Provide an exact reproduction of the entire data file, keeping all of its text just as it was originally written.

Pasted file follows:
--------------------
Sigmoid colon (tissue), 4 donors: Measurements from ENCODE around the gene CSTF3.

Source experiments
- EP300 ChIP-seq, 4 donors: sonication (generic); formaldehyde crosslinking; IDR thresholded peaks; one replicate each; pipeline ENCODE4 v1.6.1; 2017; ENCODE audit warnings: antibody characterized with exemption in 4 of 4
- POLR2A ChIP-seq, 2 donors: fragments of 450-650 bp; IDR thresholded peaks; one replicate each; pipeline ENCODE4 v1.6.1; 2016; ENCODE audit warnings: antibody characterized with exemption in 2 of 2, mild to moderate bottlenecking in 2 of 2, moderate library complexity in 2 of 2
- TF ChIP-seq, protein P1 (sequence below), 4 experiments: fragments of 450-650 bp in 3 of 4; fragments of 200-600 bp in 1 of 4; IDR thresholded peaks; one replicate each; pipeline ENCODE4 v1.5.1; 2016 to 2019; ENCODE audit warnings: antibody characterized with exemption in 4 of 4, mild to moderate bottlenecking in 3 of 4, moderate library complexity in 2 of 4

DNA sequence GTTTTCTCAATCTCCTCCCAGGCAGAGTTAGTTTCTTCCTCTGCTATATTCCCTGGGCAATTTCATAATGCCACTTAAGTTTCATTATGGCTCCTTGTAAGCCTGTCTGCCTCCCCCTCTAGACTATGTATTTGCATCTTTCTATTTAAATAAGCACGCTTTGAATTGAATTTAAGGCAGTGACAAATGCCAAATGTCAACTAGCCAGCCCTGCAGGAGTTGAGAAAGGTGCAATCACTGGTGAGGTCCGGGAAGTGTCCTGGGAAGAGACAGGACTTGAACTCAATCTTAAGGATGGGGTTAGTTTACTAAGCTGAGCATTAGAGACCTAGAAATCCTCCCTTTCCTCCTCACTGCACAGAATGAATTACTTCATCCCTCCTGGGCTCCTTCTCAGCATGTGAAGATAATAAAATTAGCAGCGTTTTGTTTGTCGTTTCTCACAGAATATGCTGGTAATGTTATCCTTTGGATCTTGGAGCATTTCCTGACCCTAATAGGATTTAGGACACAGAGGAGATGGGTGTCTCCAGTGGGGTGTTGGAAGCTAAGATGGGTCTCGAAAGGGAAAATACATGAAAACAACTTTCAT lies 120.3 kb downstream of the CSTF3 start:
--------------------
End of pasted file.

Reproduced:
Sigmoid colon (tissue), 4 donors: Measurements from ENCODE around the gene CSTF3.

Source experiments
- EP300 ChIP-seq, 4 donors: sonication (generic); formaldehyde crosslinking; IDR thresholded peaks; one replicate each; pipeline ENCODE4 v1.6.1; 2017; ENCODE audit warnings: antibody characterized with exemption in 4 of 4
- POLR2A ChIP-seq, 2 donors: fragments of 450-650 bp; IDR thresholded peaks; one replicate each; pipeline ENCODE4 v1.6.1; 2016; ENCODE audit warnings: antibody characterized with exemption in 2 of 2, mild to moderate bottlenecking in 2 of 2, moderate library complexity in 2 of 2
- TF ChIP-seq, protein P1 (sequence below), 4 experiments: fragments of 450-650 bp in 3 of 4; fragments of 200-600 bp in 1 of 4; IDR thresholded peaks; one replicate each; pipeline ENCODE4 v1.5.1; 2016 to 2019; ENCODE audit warnings: antibody characterized with exemption in 4 of 4, mild to moderate bottlenecking in 3 of 4, moderate library complexity in 2 of 4

DNA sequence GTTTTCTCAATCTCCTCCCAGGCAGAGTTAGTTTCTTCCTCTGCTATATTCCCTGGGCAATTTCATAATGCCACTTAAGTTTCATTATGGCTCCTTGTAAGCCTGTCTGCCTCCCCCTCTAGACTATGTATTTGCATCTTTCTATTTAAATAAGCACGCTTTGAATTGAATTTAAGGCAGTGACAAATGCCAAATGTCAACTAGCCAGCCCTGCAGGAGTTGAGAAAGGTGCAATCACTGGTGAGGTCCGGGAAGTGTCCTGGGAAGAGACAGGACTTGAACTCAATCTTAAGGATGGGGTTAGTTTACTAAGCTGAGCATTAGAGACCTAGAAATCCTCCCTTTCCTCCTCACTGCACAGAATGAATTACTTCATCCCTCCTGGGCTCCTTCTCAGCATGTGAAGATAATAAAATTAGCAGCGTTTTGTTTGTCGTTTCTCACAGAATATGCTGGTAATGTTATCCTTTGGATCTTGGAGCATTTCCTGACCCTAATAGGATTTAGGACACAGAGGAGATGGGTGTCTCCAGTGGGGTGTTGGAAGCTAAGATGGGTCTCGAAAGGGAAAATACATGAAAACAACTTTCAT lies 120.3 kb downstream of the CSTF3 start: